When I was a senior in college, because I had already fulfilled all my required courses, I signed up for courses that interested me. One was American Sign Language. The teacher had a sunny disposition, one of those folks who just radiates contentment. She also had multiple sclerosis and would sometimes come to class on crutches. One of the students asked her how she could be so happy all the time. She said she was not happy all the time, but she was blessed by Jesus and therefore filled with joy. I think it was the first time I seriously pondered the difference between being happy and being filled with joy. And it really got me to thinking about what it means to be blessed.
We who live comfortable lives often read these words of Jesus as principles of good living, that those who pursue these things achieve a proper relationship with God, thereby making us The Beautiful People. But that gets it backwards, because we cannot achieve pureness of heart or poorness of spirit by human will. It is instructive for us to look at the people to whom Jesus spoke these words that we have come to call The Beatitudes. It was not The Beautiful People who were in the crowd following Jesus, it was those who suffered. They were the hearers of the Sermon on the Mount, Jesus’ first public words in the Gospel of Matthew.
From our modern perspective, it is surprising who Jesus calls and blesses, these people who needed to hear words of pure flowing grace, not because they were worthy but because they were loved by God. The world blesses the go-getters, the educated, the talented, the clean and tidy, those who pull their own weight and contribute something to the greater good. But those people were in Herod’s place, in the Temple in Jerusalem, in Pilate’s cohort. The people who came to Jesus were crushed in spirit, powerless, in need of mercy and blessings. More importantly, they knew that they needed these things, and Jesus gave them freely.
The Greek word μακάριος—makarios, translated as to be blessed literally means those on whom God has extended his benefits. Therefore, to be blessed is to be the recipient of God’s favor. It is not a state which we can achieve through piety or hard work. Rather, blessing is given to those who know they need God’s grace, and come before God with penitent hearts. The poor in spirit are depleted, the grieving are empty, the meek are vulnerable. Blessings are the absolute juxtaposition of the reality of depletion, emptiness and vulnerability. There are beautiful words with such power for people who know they need God’s grace. But sometimes we don’t know that we need God’s grace. And sometimes we stand in judgment of people who do not meet the standards of the world. When we are in that state, we consider the beatitudes to be pretty words that call us to a life of private piety. And when we do that, we miss the radical and shocking nature of the blessings. Even in your brokenness, God says to us, you are precious to me. The blessing resides in God’s presence and power, not in our intention or effort.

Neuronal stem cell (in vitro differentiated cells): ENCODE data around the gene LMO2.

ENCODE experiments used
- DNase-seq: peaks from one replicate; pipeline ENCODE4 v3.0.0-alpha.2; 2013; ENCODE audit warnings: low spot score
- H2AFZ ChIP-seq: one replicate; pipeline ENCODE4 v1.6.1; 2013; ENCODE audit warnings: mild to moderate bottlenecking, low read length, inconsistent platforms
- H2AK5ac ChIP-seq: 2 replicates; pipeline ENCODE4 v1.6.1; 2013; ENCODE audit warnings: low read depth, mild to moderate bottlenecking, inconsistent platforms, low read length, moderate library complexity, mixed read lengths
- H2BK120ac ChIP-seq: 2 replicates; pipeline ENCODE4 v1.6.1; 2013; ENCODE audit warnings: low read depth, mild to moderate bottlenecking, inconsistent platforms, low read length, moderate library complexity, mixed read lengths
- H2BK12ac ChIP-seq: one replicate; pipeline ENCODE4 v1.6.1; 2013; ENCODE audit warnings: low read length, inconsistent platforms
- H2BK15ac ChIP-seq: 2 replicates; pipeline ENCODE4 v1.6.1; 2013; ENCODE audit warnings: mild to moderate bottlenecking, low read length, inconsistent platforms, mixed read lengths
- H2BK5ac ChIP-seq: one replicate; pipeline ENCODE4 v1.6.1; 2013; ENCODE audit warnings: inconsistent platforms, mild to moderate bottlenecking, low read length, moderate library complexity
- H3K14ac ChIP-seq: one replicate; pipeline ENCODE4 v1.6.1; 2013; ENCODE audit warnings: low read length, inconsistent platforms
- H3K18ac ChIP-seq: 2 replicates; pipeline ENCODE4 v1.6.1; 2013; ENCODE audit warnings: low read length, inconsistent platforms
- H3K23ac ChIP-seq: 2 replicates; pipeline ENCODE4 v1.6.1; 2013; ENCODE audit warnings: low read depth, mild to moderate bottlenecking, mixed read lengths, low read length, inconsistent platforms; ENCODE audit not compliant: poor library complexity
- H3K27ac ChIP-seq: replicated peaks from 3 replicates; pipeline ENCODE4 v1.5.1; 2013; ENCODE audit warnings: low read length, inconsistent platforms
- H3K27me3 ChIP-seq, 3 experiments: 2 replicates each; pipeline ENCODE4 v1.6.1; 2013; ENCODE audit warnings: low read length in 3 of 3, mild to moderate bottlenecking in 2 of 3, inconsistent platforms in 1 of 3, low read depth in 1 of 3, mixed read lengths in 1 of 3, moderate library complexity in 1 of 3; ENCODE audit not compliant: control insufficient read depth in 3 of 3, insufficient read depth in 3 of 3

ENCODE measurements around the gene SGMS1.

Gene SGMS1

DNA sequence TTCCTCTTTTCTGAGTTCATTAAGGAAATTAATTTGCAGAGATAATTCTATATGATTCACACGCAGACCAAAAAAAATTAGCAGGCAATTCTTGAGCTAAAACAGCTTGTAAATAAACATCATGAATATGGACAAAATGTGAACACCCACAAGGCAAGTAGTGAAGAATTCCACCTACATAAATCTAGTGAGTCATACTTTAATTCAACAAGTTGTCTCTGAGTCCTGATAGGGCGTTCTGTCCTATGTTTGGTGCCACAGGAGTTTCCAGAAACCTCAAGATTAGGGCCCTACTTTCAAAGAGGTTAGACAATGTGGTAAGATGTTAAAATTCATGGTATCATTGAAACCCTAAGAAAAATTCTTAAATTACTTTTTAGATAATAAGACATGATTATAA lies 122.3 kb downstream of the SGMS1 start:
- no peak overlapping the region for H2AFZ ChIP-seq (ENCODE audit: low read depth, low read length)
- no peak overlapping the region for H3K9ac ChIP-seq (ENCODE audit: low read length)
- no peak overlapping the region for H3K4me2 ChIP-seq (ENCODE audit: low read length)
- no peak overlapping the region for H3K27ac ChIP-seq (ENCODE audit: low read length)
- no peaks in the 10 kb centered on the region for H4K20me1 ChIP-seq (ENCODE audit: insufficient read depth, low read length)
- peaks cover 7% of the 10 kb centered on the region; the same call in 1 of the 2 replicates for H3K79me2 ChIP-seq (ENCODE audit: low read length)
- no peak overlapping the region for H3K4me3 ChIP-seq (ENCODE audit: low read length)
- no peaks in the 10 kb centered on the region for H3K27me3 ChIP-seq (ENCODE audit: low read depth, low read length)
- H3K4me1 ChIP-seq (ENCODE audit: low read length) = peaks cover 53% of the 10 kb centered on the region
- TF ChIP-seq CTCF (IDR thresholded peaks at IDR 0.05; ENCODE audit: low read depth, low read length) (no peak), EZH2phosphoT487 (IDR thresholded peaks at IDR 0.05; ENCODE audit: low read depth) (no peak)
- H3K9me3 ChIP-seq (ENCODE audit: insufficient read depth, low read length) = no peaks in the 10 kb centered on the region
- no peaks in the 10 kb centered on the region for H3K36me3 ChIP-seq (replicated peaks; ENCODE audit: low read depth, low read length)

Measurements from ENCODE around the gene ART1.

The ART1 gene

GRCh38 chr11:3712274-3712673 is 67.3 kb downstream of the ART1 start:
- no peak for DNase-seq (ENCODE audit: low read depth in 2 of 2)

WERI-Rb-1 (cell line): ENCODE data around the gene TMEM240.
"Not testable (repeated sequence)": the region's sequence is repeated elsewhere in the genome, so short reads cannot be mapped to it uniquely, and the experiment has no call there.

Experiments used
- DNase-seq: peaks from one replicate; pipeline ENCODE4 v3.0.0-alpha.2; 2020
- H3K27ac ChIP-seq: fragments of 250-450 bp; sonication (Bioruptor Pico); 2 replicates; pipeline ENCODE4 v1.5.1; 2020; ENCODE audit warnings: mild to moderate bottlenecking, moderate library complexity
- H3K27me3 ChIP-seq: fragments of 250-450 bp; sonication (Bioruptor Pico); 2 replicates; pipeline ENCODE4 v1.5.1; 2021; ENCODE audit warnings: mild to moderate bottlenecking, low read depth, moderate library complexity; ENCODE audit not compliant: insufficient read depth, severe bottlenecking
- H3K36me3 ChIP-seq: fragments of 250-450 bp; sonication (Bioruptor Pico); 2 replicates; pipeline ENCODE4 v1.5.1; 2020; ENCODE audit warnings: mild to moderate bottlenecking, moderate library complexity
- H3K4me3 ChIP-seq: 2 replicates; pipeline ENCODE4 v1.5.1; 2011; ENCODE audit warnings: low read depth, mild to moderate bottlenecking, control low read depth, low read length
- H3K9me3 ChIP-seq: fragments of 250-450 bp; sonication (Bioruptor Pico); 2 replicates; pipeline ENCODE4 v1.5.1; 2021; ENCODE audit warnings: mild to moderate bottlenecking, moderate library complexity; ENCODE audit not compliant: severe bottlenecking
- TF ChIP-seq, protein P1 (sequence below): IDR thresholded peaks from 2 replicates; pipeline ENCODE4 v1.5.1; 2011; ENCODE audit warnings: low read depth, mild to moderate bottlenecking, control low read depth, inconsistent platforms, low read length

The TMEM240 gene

It is not an accident that words of blessing are Jesus’ first public words in Matthew. He speaks his blessing before a single instruction is given, before there is time for obedience or disobedience. If the blessings were only meant for the deserving, it is more likely that Jesus would have given them at the end of his sermon. He would have given them after instructing us as to our proper attitudes and behaviors. But what Jesus is saying here is that God’s favor precedes all human activity and intention. We cannot earn blessing, we can only receive it. Coming before God with contrite hearts and receiving God’s blessings gives us very different motivation for living as though the kingdom of heaven is at hand, the central teaching of Jesus in Matthew. We strive to live ethical lives, not because we are morally superior but in response to the blessings. In gratitude to God for what God has done for us, what else can we do but share the blessings with others?
A holistic reading of the entire Scriptures teaches us that God has a great bias in favor of those whom human society shuns. God is the champion of the poor in spirit, the meek, the mourners, seekers of justice, the pure-hearted and peacemakers because these are the people whom the worlds mistreats and throws away. This is the shocking scandal of Jesus’ words of blessings. And because God favors them, God himself divides the world into those who receive his blessings and those who do not. There is a holy paradox here, for it is not God who does the dividing but we ourselves. When we get close to the heart of the paradox, we get close to heart of the truth.
All of us oppress and judge other people; that is the heart of being trapped in sin. Jesus’ words offer blessings to all people because, before the throne of our sovereign God, all of us are crushed and depleted, suffering and in great need. Now here is the paradox—God does not force his blessings on anyone. We are free to decline the, and free to suffer the consequences of our choices. But for those who confess their oppression and judgment and acknowledge their great need for God’s blessing, they flow like streams of water to us. Those people whom the world bless as beautiful people are not the real Beautiful People. It is in receiving blessing that we are made beautiful Through the grace and mercy of God through Jesus Christ, we receive that which enables us to live as the light of the world and the salt of the earth.
To God be the glory.